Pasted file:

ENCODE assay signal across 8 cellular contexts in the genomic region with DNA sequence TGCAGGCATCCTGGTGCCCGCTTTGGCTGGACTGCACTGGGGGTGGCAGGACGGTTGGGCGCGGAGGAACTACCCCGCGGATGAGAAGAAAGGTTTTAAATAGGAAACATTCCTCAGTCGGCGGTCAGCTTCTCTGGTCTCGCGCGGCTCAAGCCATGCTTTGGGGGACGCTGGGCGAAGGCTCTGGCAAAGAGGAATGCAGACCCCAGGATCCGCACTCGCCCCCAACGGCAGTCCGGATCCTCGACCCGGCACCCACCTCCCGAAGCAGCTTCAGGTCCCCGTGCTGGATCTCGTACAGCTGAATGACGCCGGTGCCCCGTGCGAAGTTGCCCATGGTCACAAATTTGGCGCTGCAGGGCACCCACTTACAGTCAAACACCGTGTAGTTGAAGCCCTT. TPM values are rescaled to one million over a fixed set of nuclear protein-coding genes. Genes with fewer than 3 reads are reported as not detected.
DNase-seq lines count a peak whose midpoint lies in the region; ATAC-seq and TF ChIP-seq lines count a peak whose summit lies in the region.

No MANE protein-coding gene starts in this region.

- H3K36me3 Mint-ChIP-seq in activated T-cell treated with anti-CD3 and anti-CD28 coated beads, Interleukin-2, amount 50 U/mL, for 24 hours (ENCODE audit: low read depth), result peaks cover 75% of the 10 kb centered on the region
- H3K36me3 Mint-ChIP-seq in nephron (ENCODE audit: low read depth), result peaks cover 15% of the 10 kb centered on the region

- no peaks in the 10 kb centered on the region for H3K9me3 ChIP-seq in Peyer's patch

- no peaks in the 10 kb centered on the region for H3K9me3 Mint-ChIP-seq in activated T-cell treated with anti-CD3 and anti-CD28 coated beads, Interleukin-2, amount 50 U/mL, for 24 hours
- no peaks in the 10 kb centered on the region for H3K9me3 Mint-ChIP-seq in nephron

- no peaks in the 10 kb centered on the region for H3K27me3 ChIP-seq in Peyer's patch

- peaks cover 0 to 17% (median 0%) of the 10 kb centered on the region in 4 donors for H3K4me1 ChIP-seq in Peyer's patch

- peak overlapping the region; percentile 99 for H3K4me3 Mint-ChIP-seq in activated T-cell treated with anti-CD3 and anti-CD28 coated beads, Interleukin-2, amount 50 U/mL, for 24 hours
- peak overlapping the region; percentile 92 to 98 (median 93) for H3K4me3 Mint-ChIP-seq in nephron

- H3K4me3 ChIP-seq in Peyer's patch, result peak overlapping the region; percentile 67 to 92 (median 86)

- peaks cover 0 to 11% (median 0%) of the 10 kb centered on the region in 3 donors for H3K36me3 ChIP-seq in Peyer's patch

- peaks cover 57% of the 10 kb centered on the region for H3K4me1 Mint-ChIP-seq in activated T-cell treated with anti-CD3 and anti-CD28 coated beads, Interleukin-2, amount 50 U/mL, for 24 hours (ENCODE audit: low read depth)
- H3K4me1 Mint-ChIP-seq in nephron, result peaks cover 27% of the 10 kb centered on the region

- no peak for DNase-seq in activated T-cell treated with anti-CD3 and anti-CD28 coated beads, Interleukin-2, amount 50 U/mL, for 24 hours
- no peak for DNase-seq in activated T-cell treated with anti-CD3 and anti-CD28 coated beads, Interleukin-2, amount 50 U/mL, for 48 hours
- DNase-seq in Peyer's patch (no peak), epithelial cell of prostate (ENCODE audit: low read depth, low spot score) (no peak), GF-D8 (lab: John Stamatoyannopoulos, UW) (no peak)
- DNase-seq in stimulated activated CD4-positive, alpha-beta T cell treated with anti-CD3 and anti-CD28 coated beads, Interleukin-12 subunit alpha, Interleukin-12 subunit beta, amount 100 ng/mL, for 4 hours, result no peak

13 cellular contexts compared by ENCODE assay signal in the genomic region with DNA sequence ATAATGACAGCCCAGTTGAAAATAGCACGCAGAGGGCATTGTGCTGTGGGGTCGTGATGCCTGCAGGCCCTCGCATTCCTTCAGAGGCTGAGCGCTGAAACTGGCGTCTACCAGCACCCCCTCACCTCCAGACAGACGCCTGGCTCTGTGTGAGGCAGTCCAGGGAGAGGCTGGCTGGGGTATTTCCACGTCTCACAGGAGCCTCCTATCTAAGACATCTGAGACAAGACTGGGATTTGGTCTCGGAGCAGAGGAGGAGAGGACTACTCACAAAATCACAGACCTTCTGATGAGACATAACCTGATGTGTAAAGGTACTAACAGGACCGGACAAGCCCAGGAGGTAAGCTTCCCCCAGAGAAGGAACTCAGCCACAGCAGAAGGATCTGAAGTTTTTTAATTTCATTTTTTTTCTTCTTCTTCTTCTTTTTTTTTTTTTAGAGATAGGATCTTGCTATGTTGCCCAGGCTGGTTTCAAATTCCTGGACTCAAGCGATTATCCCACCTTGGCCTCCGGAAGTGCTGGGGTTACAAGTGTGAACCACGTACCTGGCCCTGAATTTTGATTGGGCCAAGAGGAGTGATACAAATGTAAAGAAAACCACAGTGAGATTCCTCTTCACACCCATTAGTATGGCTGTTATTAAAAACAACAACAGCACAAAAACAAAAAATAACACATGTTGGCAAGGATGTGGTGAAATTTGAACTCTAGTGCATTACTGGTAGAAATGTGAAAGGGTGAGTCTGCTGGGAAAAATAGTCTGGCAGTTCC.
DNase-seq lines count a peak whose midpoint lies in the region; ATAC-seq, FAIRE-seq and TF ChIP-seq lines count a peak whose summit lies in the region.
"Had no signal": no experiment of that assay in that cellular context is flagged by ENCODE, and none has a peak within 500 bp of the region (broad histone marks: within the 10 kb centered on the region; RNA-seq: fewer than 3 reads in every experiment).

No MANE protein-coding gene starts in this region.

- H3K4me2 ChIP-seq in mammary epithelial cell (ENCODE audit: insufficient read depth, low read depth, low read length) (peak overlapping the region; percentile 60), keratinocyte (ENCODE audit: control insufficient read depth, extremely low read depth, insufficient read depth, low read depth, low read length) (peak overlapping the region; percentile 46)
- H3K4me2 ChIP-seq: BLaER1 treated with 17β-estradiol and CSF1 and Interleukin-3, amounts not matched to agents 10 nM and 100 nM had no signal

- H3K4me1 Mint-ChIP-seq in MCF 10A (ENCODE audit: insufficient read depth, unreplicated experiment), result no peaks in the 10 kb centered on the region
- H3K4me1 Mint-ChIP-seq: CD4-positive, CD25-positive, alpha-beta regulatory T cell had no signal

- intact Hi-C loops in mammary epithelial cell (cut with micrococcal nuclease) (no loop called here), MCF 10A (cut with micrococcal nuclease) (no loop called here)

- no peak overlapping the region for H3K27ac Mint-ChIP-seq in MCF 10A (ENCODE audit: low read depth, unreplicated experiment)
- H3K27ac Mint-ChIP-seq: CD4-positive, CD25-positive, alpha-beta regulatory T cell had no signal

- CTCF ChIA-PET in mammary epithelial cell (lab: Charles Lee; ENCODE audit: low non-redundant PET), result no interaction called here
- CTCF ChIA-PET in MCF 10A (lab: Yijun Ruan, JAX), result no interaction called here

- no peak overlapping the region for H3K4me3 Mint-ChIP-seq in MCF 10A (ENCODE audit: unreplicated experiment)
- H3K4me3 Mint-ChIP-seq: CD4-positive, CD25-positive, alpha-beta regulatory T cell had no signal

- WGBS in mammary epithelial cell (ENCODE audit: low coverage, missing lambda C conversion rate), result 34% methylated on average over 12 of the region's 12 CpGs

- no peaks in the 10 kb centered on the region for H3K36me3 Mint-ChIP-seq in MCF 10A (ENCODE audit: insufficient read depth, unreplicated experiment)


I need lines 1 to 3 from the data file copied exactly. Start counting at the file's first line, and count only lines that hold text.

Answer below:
ENCODE assay signal across 8 cellular contexts in the genomic region with DNA sequence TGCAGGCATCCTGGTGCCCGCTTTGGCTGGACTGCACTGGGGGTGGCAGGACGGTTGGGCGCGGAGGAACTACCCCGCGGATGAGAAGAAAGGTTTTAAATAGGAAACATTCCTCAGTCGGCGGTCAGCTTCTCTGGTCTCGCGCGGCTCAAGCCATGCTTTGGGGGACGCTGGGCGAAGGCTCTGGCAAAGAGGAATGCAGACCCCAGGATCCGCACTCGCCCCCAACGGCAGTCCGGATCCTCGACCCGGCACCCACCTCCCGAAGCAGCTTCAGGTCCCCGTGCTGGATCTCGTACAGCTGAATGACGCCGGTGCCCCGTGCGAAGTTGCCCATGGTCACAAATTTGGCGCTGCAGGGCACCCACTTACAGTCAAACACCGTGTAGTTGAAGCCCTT. TPM values are rescaled to one million over a fixed set of nuclear protein-coding genes. Genes with fewer than 3 reads are reported as not detected.
DNase-seq lines count a peak whose midpoint lies in the region; ATAC-seq and TF ChIP-seq lines count a peak whose summit lies in the region.

No MANE protein-coding gene starts in this region.